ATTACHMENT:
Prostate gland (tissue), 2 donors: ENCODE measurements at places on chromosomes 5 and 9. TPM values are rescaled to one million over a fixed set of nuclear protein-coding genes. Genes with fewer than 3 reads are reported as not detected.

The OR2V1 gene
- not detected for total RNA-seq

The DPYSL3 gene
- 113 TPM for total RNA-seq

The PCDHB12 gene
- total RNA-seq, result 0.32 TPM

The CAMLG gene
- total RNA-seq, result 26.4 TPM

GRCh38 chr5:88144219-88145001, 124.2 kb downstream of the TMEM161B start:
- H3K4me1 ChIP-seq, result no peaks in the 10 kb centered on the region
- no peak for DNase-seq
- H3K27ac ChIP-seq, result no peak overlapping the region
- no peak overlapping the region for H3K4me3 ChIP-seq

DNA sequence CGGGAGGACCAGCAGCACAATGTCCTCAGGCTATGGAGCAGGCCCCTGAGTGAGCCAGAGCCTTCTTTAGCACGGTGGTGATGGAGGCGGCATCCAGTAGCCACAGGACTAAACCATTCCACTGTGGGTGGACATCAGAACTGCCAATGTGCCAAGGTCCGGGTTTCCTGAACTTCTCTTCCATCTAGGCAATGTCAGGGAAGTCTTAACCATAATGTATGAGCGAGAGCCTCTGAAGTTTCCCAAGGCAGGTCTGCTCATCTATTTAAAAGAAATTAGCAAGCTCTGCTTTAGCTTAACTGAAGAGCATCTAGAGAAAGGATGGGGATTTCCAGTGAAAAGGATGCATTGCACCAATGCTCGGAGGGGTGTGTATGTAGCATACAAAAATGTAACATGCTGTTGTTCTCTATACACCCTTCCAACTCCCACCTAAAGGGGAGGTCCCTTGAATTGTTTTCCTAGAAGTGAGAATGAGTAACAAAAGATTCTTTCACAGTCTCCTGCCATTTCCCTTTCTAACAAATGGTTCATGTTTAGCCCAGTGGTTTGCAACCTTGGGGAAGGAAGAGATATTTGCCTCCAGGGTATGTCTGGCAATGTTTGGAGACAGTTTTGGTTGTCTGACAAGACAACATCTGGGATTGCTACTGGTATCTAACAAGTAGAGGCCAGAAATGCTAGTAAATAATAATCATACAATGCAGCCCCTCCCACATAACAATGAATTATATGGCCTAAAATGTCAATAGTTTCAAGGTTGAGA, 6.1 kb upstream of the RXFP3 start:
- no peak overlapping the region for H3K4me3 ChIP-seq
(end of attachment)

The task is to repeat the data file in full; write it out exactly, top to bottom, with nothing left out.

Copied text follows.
Prostate gland (tissue), 2 donors: ENCODE measurements at places on chromosomes 5 and 9. TPM values are rescaled to one million over a fixed set of nuclear protein-coding genes. Genes with fewer than 3 reads are reported as not detected.

The OR2V1 gene
- not detected for total RNA-seq

The DPYSL3 gene
- 113 TPM for total RNA-seq

The PCDHB12 gene
- total RNA-seq, result 0.32 TPM

The CAMLG gene
- total RNA-seq, result 26.4 TPM

GRCh38 chr5:88144219-88145001, 124.2 kb downstream of the TMEM161B start:
- H3K4me1 ChIP-seq, result no peaks in the 10 kb centered on the region
- no peak for DNase-seq
- H3K27ac ChIP-seq, result no peak overlapping the region
- no peak overlapping the region for H3K4me3 ChIP-seq

DNA sequence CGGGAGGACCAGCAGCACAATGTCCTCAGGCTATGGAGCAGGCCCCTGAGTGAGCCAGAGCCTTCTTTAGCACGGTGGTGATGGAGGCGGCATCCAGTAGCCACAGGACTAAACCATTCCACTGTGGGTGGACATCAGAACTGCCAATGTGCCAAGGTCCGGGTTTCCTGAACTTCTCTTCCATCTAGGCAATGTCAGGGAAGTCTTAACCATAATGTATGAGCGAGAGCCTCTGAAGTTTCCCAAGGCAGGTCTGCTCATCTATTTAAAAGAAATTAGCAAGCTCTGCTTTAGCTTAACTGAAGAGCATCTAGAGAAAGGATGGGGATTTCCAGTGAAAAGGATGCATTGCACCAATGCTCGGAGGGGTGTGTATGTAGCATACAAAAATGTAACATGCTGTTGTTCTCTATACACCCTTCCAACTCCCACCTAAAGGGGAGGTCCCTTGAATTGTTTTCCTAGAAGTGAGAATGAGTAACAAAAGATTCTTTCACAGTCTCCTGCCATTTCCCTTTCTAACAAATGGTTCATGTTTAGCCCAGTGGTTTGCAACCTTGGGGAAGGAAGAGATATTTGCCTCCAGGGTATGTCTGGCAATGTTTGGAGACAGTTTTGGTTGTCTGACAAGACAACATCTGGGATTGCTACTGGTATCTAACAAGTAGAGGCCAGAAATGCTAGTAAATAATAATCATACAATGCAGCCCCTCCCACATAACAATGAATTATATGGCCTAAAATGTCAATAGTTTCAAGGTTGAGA, 6.1 kb upstream of the RXFP3 start:
- no peak overlapping the region for H3K4me3 ChIP-seq